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The World Is A Beautiful Place & I Am No Longer Afraid To Die - Whenever, if Ever

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I’ve always loved the idea of doing an e-zine; easy to design, easy to market, and although I love the smell and texture of freshly printed copy-shop paper, they’re free to make and read. So this is the format I’ve chosen to use for my ramblings about bands that I enjoy, new releases that catch my ear and maybe progress even further in the future? Who knows! This is only the first.

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the world is a beautiful place and i am no longer afraid to die Whenever, If Ever is the first full length offering from one of the household names of modern emo, Cincinnati’s The World Is A Beautiful Place And I Am No Longer Afraid To Die. This huge-sounding 8-piece has always been a little hard to pin down. Their sound on this record is completely eclectic. It’s completely mad, a huge mix of synths, horns, strings, twiddles, jangles, chords, drums…they sound big. Even with the massive amount of instrumentals going on, the vocals are not by any means over shadowed. For me it feels like they take the traditional Cap’n Jazz off-key singing and take it ten steps further. And then throw a lot of shouting into the mix. It sounds strangely amazing. There’s absolutely no consistency in this record at all, with songs that range from just over 90 seconds to seven minutes, a track that starts off meandering and shoegaze-y will no doubt have you bouncing around bob-

bing your head yelling along with the lyrics by the end, and vice versa. Although they fit nicely into the ranks of “new wave” emo bands such as Dads, Joie De Vivre and Pity Sex, TWIABP have something that sets them apart from the pack, that makes them an incredibly special and interesting band and definitely one that shouldn’t be ignored, whether you grew up mailordering your records or “emo” was just a word you saw attatched to Basement gifs on Tumblr. It might not be to everyone’s tastes, but I recommend that everyone listens to Whenever, If Ever just once at the very least, just to really understand how a band can create such a diverse, yet strangely familiar, sound that can leave you feeling isolated and alone, and safe at home, all at the same time.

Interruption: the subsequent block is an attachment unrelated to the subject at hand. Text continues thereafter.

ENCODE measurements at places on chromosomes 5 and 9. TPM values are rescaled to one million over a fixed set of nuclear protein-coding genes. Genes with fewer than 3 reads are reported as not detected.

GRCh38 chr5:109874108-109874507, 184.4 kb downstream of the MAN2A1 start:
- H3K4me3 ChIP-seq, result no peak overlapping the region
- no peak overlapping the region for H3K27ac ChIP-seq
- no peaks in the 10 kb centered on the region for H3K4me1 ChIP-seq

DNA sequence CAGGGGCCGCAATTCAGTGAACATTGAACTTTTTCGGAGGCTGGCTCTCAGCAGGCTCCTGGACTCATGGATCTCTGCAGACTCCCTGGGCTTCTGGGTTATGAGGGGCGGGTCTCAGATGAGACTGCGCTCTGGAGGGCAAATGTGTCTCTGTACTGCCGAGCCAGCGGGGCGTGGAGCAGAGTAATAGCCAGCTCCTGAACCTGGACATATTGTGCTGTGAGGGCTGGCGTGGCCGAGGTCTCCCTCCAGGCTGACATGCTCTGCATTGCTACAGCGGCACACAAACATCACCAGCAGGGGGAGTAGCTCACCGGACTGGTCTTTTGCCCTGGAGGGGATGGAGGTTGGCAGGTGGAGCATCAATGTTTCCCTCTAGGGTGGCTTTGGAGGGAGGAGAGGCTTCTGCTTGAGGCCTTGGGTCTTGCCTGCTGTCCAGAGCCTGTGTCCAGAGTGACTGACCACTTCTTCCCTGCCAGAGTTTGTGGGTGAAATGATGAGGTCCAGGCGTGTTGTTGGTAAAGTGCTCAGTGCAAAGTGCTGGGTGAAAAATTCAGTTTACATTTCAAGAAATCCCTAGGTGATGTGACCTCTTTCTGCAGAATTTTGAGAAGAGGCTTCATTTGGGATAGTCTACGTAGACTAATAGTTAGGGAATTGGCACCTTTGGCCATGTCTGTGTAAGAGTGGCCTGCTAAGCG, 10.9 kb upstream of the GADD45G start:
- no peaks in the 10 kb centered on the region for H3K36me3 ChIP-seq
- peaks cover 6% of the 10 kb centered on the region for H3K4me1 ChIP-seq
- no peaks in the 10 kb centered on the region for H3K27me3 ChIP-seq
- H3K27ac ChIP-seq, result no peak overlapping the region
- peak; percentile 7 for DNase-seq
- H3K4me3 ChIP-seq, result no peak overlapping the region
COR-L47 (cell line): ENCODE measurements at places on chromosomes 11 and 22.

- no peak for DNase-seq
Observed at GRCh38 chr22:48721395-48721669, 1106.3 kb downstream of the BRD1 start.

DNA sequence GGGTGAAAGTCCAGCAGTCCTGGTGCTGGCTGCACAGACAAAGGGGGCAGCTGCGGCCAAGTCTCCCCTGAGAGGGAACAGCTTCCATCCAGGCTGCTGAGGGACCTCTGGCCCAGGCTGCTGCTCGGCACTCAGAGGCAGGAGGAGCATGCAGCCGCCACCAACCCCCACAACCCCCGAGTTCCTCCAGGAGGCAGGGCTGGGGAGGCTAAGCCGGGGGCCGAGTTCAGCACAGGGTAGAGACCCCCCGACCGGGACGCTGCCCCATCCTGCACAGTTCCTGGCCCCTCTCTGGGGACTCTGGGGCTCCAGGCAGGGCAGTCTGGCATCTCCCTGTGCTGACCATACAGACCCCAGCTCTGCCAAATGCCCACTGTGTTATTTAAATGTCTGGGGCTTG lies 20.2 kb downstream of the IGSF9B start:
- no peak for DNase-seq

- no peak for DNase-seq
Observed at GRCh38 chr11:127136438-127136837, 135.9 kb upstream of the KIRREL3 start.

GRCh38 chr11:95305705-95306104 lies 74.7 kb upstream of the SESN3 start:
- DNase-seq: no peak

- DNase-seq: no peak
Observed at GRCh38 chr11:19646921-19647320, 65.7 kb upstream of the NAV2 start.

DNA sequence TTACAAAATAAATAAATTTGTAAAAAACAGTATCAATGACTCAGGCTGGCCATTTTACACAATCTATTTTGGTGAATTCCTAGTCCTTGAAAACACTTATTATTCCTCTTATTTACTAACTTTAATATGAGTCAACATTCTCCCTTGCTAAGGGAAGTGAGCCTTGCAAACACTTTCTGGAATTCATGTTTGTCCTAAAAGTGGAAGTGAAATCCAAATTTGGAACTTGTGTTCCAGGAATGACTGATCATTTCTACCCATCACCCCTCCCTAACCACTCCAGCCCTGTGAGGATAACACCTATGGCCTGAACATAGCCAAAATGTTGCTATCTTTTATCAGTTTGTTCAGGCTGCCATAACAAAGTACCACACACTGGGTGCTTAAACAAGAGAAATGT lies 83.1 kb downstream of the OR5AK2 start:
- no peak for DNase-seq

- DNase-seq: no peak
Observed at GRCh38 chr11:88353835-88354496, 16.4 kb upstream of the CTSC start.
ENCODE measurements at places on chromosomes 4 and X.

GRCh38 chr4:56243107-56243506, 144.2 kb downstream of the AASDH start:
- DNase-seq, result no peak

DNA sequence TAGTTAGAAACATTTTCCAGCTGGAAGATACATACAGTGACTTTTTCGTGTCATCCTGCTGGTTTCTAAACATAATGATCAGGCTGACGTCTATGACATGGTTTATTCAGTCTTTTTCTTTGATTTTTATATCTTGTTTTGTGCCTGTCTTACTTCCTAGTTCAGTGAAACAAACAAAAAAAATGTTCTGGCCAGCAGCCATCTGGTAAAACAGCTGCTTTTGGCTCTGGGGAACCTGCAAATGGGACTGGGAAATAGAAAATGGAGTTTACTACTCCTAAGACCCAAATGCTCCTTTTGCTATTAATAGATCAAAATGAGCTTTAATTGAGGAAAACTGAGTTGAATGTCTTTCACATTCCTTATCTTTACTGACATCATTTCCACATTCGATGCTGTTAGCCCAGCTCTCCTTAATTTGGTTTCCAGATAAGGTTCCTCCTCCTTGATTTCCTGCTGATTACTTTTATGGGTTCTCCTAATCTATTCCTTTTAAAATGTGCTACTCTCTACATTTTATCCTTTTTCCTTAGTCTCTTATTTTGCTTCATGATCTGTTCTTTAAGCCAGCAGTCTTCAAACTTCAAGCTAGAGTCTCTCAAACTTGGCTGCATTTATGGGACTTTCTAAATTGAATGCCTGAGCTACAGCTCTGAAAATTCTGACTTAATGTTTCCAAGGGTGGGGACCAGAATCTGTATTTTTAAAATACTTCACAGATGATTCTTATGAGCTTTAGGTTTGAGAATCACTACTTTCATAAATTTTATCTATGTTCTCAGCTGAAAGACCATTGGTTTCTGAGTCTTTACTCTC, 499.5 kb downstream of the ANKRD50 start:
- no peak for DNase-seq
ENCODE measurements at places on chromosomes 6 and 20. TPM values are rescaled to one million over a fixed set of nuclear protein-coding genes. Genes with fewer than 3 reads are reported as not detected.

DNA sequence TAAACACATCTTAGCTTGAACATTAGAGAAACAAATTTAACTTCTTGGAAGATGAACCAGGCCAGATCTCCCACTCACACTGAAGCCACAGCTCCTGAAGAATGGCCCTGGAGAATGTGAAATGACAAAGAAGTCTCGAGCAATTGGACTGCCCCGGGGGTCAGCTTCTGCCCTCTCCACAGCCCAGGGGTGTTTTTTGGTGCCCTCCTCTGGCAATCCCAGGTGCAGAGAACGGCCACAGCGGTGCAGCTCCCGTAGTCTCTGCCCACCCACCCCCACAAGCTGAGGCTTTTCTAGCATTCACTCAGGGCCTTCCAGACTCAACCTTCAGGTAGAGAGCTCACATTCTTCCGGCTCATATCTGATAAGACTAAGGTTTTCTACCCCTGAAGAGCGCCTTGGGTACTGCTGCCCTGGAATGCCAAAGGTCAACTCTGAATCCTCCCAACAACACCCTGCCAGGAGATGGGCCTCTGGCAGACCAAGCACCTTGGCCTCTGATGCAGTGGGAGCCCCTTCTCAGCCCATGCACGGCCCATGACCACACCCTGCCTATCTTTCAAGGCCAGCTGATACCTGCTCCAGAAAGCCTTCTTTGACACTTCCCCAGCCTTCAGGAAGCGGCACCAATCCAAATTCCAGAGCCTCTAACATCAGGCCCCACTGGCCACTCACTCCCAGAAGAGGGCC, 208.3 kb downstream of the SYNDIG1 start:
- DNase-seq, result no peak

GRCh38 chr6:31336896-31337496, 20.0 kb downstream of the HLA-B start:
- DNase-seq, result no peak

FFO: Tigers Jaw, Dads, Arcade Fire, Joie De Vivre, Pity Sex.


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C I T I Z E N Personally I’ve been feeling that since Basement split up, Run For Cover Records have been looking for the next band to fill their shoes, and with Citizen, Daylight and Turnover all being the likely candidates there has been a lot of similar sounding stuff coming out of the Run For Cover camp recently. Although Youth may not really break any kind of mould, it does have a lot of things that other offerings this year did not. Energy.

Passion.

Punch.

It sounds angry, heartbroken, miserable and wistful all at the same time. Whether you loved or hated Basement and the fad that they created, you cannot write this off as anything but a good, solid record. It builds on the momentum of their self-titled 7inch and the split that they put out with

label-mates Turnover, both of which gained a lot of well-deserved hype, and whereas Turnover appear to have stumbled with an LP that sounded somewhat lazy and incomplete, Citizen have kept the pace and created something that sounds really good. It’s a great mix of down-beat thrashy chords and clean and shouted vocals that is incredibly reminiscent of bands like Balance & Composure and Seahaven, combined with pop punk hooks and yell-along choruses. It might not be particularly original, but it definitely raises the bar for all “Basement-mo” bands, and overall it is undeniably a catchy album.

FFO: Turnover, Basement (duh), Balance & Composure, Forrest, Seahaven


4 “Iron Chic are a decent band from Long Island, NY. They play songs that are acceptable.” To be honest, if you’re not familiar with Iron Chic you’re probably doing something wrong. Having been spawned from the shards of Latterman, along with RVIVR, Bridge & Tunnel and a whole host of other bands, Iron Chic recently signed to Bridge 9 and released this amazing 7 inch in time for their recent Euro tour, making this review incredibly late. But seeing as I’ve only just managed to get my hands on a copy I don’t care…so here goes: It’s 1

3 tracks, Butthole